Salt River Project has agreed to purchase an additional amount of renewable geothermal energy from a number of plants located in the Imperial Valley of southern California. SRP has amended its agreement with CalEnergy, LLC to add an additional 37 MW to a previous contracted agreement of 50 MW for a combined capacity of 87 MW.
The geothermal facilities are located in Salton Sea Known Geothermal Resource Area. SRP’s purchase will begin with 18 MW in 2016 and grow to the full 87 MW in 2020. The agreement will allow SRP to continue providing its customers with sustainable energy from these facilities until 2039.
A geothermal power plant produces electricity from naturally occurring geothermal fluid. Steam is formed when production wells tap into superheated water reservoirs thousands of feet beneath the Earth’s surface. Unlike other forms of renewable energy such as solar or wind, geothermal power plants produce energy continuously, irrespective of the time of the day or weather conditions.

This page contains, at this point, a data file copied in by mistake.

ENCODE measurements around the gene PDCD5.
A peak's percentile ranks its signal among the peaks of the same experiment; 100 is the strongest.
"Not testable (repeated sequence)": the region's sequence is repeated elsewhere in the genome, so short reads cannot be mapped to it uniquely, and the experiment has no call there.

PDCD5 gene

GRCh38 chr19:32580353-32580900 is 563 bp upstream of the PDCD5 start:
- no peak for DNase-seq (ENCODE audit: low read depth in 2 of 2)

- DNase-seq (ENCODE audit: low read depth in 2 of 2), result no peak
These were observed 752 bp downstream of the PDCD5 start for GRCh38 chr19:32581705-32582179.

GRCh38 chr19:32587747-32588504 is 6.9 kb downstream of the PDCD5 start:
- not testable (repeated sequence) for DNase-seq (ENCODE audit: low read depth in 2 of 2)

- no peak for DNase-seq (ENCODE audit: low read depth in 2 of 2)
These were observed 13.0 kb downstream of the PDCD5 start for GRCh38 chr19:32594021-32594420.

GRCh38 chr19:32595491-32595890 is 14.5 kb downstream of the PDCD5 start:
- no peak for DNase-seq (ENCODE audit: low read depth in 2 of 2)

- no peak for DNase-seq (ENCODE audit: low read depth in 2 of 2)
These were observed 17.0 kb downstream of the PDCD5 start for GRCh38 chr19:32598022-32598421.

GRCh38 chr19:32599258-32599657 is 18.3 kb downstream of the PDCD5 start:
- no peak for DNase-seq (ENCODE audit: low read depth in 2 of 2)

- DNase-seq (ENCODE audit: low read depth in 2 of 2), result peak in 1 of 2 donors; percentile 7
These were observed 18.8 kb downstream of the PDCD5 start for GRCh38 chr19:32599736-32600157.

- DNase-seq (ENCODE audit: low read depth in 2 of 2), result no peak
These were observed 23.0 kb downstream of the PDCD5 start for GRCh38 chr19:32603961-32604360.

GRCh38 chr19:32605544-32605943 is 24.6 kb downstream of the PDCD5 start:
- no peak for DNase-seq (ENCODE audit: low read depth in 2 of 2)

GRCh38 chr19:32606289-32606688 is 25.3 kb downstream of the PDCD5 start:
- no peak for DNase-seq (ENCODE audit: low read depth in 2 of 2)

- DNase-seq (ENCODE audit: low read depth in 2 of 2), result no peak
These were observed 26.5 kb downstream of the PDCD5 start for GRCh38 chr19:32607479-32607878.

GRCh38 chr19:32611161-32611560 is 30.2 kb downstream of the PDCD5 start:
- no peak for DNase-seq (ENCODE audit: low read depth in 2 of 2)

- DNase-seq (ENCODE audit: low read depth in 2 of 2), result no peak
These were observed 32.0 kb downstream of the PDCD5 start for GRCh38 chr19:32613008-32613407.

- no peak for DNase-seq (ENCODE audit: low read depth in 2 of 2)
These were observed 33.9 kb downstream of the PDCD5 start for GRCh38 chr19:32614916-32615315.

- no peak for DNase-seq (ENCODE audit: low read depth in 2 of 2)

Geothermal is one of the cleanest sources of baseload generation because, instead of burning fossil fuel to heat water into steam as seen in most conventional forms of generation, heat from the Earth is used to create steam that powers a turbine generator. Geothermal energy is considered renewable energy because no fuel is consumed and the energy is from naturally occurring sources.
SRP estimates that the geothermal power generated by the project will offset about 800 million pounds of carbon dioxide emissions each year — the equivalent of taking about 70,000 cars off the road.
Under SRP’s Sustainable Portfolio goals, SRP must meet 20 percent of its retail electricity requirements through sustainable resources by the year 2020.
SRP is the largest provider of electricity to the greater Phoenix area, serving nearly 990,000 electric customers.